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North Dakota District Court Rejects Commissioner’s Decision on Gas Separators

Tax Development Jan 12, 2022

North Dakota District Court Rejects Commissioner’s Decision on Gas Separators

In Equinor Energy LP v. State of North Dakota, No. 08-2021-CV-00309 (Burleigh Cty. Dist. Ct. – January 7, 2022), the district court reversed the North Dakota Tax Commissioner’s denial of  Equinor’s request for a refund of sales and use tax paid on gas separators.

Equinor produced oil and gas in North Dakota during the time period of the refund claim. As part of its operations, it purchased and paid North Dakota sales or use tax on oilfield equipment, including separators, for several facilities. Equinor applied for a refund based on N.D.C.C. § 57-39.2-4.5(1), which exempts from tax “tangible personal property used to construct or expand a system used to compress, process, gather, collect, or refine gas recovered from an oil or gas well in this state or used to expand or build a gas processing facility in this state…. To be exempt, the tangible personal property must be incorporated into a system used to compress, process, gather, collect, or refine gas.…”

At a hearing before an administrative law judge (ALJ), Equinor established that a separator’s purpose is to isolate and distribute, at relatively high pressure, oil, gas, and water produced from an oil well. Equinor contended the separators in question were installed in systems used to “compress” or “gather” gas, which is within the scope of the exemption. The Commissioner disagreed, contending that “initial separators” used “during production” do not qualify for the exemption, which applies only to equipment installed “downstream of the wellsite transfer meter, i.e., off the wellsite.” The Commissioner’s internal policy is based on the Department’s belief that “initial” and “integrated” separators are used in production that occurs before gas has been “recovered” from a well. The ALJ upheld the denial of the refund claim, and the Tax Commissioner adopted the ALJ’s findings of fact and conclusions of law. Equinor appealed to the district court, which reversed the Commissioner’s order.

The district court ruled that the Commissioner’s findings of fact and conclusions of law were not supported by the evidence or North Dakota law, and that the Commissioner had failed to sufficiently address the evidence presented by the taxpayer. Specifically, the district court determined:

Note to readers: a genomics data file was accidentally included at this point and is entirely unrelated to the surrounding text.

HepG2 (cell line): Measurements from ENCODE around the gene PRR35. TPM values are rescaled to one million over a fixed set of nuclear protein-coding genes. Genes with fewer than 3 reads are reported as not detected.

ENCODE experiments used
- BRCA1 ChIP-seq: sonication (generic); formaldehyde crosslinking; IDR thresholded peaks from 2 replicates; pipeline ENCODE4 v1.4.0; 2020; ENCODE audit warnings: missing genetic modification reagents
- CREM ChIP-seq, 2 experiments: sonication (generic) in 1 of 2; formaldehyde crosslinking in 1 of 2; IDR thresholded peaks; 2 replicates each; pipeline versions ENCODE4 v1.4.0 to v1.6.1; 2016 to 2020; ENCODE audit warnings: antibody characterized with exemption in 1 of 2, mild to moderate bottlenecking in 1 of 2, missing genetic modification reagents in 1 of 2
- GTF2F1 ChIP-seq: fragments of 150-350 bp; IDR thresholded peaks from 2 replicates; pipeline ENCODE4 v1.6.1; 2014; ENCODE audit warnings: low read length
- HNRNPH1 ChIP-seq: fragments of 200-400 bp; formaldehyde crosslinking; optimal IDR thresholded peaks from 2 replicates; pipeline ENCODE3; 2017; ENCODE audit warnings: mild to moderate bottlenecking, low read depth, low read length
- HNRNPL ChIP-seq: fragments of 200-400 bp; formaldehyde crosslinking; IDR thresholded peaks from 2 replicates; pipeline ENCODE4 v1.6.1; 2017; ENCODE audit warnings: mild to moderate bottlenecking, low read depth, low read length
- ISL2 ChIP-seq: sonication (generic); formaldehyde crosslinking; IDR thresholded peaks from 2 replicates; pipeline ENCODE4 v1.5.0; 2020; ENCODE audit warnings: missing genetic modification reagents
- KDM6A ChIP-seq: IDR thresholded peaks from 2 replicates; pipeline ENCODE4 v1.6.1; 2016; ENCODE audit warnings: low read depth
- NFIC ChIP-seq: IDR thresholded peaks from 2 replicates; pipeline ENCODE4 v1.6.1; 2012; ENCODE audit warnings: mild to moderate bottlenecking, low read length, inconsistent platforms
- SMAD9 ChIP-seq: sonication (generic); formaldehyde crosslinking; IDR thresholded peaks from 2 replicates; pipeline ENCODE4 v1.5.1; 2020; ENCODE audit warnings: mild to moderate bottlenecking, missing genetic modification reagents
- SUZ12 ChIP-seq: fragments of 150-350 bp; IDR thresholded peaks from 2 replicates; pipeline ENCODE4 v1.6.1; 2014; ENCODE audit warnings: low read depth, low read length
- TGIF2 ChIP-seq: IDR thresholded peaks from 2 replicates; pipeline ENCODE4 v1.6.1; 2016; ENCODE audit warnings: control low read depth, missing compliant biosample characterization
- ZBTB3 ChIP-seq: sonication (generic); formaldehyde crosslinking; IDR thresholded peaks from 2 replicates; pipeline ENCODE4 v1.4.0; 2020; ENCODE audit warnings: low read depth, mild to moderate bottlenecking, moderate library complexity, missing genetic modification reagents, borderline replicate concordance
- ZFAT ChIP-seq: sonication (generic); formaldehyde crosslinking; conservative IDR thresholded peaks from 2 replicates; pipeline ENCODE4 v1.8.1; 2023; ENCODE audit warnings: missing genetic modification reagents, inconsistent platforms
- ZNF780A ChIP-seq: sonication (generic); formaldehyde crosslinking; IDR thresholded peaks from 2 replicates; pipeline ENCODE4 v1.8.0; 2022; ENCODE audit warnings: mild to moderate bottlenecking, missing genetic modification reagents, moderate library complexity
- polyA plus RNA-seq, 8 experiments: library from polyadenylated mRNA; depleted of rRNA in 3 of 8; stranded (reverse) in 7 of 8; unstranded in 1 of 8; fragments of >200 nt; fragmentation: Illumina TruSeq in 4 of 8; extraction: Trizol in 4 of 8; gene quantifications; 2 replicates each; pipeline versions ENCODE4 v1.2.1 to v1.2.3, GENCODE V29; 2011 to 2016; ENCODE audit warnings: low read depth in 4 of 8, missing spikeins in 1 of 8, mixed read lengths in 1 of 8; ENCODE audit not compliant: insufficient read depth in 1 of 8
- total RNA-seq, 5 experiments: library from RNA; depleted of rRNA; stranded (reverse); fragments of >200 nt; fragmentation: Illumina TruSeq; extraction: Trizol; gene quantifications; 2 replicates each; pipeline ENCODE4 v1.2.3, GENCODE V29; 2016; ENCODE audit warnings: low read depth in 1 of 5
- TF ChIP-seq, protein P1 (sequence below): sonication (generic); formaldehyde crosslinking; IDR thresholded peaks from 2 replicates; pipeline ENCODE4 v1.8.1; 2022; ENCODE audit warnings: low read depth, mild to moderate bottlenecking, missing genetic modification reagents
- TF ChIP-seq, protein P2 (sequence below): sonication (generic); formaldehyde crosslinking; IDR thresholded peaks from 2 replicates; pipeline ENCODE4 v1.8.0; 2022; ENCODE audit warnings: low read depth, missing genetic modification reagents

• The statutory exemption does not support the ALJ’s definitions and disqualification of so-called “initial” or “integrated” separators and makes no such distinctions between separators;
  • Equinor’s use of the separators in connection with artificial lift was consistent with the exemption’s legislative purpose of increasing productive use of natural gas resources and reducing gas flaring;
  • The Commission’s narrow definition of “recovery” or “recovered” is not supported by any evidence presented at the hearing and lacks any other discernible basis;
  • The ALJ’s finding that “an initial separator is never located off of the well site” directly conflicted with expert testimony that separators can be located either on or off the well pad;
  • The ALJ’s findings generally ignored Equinor’s extensive evidence regarding well designs;
  • Without providing adequate justification, the ALJ rejected Equinor’s comprehensive evidence supporting its proposed definitions of “production” and “gas gathering system”;
  • The factual findings do not reference supporting evidence, and the summary conclusions of law are insufficient for the district court to fully understand the ALJ’s reasoning and conclusions; and
  • The Commissioner’s bright line rule that qualifying equipment must be downstream of the wellsite transfer meter adds requirements that are not found in the statute, is not supported by the legislative history of the exemption, and lacks any other basis in law.

The district court reversed the order of the Commissioner and remanded it to the Tax Commission for findings and conclusions specific to the issues identified by the court.


Zachary Bollinger

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